This is my first post. The reason I’ve decided to go from voyeur to contributor was that I think it was a shame that the Iconography of this card did not received a single post since 2009. This is probable the most difficult card to my understanding of the Tarot de Marseille’s Iconography and I think I need help.
My reference Tarot de Marseille deck is Jean Noblet’s (c. 1650) since it is possibly the most ancient Tarot de Marseille. But I also use the Cary Sheet, Sforzas, the Tarot de Paris and other sources to understand Noblet’s iconography.
My usual method is to try to understand what were the sources and references available to the artist. Where he could have got his ideas and even how he could misrepresent them? But where are the references to Jean Noblet’s star?
Some time ago I gave a thought to Pen’s idea that it was Aquarius. It can be. My problem was that Aquarius, as shown on The Shepherd's Great Calendar, is a nude MALE and on the Cary Sheet and Jean Noblet, we have a nude FEMALE. It could be an artistic misrepresentation. Perhaps! But I i’ve decided to give the female angle a shot.
My theory is that although Aquarius iconography probably influenced the artist, he actually drawn a female water nymph pouring water like a river nascent. There are some iconic examples. The naked nymph with two jars on the Sala di Psiche Palazzo del Tè Mantua is problably known by Tarot admirers. Actually there are a lot of naked nymphs on Renaissance art and a lot of nymphs pouring water from jars, for example, on the Fontaine des Innocents, built on 1547. (Interesting enough, there are fewer naked nymphs pouring water from jars)
But my problem was how to connect water nymphs with one or several stars. With Aquarius this is obvious, but with a female water nymph, not that much. Then it came to me the legend of the Pleiades. They were seven seas nymph sisters, daughters of Atlas, that committed suicide when their father became a star and was condemned to hold up the Sky on his shoulders. Zeus took pity of them and put them on the sky, as stars, near their father. Seven sisters of the Pleiades Constellation plus Atlas could explain the eight stars of Jean Noblet’s card. Nice enough !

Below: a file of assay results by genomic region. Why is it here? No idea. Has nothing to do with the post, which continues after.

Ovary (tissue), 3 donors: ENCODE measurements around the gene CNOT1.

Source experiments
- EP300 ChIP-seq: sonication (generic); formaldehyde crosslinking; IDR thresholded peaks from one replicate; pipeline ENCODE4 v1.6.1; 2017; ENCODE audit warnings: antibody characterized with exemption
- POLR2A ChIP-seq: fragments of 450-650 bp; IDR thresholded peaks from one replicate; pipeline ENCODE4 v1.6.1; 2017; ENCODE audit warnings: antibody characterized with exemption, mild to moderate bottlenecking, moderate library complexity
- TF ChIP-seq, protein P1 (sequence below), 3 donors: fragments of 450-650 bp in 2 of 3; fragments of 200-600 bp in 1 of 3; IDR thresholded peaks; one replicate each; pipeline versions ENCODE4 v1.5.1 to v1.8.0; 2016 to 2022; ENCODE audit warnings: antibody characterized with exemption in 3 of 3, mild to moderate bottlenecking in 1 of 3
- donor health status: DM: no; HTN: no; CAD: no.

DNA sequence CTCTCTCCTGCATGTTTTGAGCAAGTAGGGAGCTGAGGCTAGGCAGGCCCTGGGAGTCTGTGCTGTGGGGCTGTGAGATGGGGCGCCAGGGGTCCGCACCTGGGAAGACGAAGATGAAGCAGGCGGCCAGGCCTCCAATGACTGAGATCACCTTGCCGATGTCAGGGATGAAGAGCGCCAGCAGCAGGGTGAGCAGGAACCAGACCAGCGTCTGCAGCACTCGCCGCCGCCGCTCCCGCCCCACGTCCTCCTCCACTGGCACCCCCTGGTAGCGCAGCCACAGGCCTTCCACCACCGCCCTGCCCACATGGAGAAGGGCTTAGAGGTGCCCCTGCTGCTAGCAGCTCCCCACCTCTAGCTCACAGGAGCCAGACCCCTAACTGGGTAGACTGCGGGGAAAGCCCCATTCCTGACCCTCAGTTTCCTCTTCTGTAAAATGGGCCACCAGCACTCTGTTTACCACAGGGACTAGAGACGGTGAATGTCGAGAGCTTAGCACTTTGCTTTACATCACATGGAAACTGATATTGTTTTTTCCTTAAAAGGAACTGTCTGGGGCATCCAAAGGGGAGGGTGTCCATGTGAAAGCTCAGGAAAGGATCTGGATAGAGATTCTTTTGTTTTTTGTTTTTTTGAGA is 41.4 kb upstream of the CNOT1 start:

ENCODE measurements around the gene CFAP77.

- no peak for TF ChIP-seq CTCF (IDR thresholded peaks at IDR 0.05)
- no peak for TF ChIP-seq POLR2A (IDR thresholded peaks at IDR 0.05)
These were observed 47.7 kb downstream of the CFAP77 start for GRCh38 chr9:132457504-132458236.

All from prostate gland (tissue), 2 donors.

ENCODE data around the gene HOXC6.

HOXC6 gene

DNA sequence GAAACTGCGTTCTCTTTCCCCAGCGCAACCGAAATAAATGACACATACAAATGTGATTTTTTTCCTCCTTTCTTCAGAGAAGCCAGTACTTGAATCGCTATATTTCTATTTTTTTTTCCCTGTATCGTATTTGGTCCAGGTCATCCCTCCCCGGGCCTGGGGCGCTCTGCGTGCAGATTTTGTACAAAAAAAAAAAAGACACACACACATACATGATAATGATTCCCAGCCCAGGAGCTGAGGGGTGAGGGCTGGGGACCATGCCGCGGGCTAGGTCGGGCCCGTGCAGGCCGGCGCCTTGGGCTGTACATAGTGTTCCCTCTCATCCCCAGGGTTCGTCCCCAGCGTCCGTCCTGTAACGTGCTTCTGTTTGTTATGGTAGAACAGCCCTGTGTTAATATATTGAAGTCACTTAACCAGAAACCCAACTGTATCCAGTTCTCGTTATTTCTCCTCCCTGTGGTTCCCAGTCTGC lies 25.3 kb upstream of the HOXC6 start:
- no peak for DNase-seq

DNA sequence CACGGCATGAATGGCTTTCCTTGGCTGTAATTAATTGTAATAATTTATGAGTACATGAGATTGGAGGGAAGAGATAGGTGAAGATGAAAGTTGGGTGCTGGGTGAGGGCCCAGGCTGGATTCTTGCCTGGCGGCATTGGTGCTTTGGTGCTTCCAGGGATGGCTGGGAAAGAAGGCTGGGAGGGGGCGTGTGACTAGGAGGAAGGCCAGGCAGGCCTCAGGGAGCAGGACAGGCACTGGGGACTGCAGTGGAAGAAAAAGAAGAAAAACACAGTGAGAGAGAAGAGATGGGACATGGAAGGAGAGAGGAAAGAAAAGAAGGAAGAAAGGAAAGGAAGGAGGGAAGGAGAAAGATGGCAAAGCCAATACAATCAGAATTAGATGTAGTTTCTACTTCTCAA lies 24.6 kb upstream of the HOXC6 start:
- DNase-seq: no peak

I was almost happy. At first I thought that Atlas would be the big star at the center, with his daughters around him. But Alcyone is by far the brightest star of the cluster, not Atlas. Atlas is not bigger on the sky than Maia or Electra. What if Alcyone was the big star on the card? Would it give something to the theory? Actually, yes. Maybe 50 year later, on Jean Dodal deck (bellow), for example, it started to appear a bird on the Star card. Why?
Well one reasonable (at least for me) explanation is that the later artist was aware that the naked nymph was Alcyone and confused her with other Alcyone, one that was married with Ceyx. Their marriage did not have a happy ending as both were changed by the gods into halcyon birds. So the bird on Dodal card could be Alcyone halcyon.
The whole theory has a reasonable explanation power of otherwise hard to fit details. How to connect the bird with Aquarius? And the Aquarius Constellation has at least 13 visible stars, a lot more than 8. And there is the detail of Aquarius being a man.
Maybe the whole theory was a bit of a stretch and I should post it on the Unicorn Terrace.
But I really like it. And besides, I thing Pen was a lone star on this thread and deserved company, as the card deserved more attention. ; )